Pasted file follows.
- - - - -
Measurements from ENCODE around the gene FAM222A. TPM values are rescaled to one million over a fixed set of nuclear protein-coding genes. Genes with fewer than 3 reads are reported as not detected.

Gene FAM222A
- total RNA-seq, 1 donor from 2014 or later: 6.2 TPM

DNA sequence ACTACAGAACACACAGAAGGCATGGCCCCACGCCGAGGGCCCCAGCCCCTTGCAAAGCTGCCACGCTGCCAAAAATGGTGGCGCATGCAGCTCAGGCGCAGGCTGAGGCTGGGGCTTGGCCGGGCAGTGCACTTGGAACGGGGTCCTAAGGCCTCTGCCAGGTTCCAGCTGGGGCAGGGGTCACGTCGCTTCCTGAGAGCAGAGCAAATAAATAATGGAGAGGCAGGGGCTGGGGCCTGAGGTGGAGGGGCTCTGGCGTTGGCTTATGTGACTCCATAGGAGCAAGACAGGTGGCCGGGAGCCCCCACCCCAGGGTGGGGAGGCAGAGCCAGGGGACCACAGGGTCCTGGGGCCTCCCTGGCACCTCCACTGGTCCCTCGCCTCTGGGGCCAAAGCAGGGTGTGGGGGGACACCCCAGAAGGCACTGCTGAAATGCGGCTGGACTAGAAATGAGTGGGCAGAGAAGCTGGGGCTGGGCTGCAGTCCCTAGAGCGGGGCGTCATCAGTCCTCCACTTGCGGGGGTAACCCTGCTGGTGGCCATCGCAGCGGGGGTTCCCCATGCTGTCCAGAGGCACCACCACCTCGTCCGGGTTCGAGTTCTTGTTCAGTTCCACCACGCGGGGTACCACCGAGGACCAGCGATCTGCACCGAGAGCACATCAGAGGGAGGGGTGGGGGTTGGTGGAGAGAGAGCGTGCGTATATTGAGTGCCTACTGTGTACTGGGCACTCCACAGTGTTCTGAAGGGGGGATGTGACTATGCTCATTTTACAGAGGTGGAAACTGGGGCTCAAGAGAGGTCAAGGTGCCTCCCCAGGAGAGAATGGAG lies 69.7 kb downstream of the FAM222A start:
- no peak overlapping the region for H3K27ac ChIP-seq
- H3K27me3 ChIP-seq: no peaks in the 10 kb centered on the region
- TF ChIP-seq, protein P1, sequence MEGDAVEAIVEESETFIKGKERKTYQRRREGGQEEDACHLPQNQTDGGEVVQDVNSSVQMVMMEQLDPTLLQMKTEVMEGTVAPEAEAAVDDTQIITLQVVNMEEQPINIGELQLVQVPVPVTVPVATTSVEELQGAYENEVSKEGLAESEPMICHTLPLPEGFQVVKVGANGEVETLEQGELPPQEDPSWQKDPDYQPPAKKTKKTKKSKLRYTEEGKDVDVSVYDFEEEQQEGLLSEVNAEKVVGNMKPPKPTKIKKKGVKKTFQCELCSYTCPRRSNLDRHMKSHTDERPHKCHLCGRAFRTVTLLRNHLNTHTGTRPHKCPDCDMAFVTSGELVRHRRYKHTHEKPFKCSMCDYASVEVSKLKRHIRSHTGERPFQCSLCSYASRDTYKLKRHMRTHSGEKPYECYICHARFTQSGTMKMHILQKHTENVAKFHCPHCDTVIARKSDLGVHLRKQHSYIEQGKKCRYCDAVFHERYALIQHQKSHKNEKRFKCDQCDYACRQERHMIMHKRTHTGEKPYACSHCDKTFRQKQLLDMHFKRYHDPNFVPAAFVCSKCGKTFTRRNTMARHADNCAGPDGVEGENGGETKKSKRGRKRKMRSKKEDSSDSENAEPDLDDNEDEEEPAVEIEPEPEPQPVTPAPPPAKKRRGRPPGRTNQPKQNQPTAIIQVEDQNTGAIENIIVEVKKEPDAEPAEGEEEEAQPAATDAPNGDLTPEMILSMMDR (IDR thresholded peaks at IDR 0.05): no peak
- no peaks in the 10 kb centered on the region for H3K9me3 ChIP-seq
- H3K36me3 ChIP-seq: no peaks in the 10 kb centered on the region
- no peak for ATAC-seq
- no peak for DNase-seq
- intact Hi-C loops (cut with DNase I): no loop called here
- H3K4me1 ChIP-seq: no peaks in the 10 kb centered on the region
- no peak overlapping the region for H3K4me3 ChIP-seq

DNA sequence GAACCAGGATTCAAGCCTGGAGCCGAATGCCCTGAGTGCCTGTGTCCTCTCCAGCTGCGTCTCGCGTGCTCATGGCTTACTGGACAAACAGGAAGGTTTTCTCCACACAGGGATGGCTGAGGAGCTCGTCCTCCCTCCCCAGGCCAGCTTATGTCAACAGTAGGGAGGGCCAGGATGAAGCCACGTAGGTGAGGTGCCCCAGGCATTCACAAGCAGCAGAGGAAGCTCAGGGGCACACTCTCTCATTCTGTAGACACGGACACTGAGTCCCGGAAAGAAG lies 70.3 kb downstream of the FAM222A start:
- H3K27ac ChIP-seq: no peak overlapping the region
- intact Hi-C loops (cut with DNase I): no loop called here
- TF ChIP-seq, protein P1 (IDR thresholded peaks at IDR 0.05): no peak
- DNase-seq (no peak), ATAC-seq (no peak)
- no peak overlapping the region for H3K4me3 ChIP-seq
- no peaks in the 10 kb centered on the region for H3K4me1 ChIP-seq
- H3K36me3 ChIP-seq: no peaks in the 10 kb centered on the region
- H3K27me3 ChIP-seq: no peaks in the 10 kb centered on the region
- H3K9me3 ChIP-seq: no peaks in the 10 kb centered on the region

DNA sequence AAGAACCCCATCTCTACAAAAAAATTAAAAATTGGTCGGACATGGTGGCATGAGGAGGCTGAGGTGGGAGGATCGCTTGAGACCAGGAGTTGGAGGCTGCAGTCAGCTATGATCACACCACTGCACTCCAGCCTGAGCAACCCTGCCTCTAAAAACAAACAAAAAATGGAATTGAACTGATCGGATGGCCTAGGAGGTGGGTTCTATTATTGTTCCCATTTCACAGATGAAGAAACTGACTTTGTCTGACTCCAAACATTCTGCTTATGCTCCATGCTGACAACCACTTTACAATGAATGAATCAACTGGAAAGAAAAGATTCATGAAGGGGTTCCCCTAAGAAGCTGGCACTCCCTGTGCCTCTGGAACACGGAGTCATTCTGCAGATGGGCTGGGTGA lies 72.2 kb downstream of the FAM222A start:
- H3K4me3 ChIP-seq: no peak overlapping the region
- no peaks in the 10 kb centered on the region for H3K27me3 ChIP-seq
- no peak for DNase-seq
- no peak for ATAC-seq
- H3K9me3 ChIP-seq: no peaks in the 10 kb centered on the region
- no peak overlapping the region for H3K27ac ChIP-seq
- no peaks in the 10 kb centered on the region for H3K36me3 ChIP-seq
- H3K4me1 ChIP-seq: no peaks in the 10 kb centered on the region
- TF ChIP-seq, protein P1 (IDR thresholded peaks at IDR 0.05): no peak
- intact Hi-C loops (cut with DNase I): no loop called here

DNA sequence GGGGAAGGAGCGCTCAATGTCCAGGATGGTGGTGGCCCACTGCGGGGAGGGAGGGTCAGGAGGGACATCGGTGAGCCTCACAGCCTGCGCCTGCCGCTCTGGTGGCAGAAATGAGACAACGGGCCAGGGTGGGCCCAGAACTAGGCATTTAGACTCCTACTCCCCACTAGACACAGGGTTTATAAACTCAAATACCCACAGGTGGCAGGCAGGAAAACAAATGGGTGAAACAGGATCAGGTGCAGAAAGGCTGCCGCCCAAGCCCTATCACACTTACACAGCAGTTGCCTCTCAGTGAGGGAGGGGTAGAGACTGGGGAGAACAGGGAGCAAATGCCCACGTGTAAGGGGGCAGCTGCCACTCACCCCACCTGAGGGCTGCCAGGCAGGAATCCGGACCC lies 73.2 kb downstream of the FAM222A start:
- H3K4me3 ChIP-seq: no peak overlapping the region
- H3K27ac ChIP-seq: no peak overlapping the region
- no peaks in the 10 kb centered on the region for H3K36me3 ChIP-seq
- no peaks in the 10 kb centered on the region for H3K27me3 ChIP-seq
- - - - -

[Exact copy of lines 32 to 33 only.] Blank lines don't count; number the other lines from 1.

- no peaks in the 10 kb centered on the region for H3K36me3 ChIP-seq
- H3K4me1 ChIP-seq: no peaks in the 10 kb centered on the region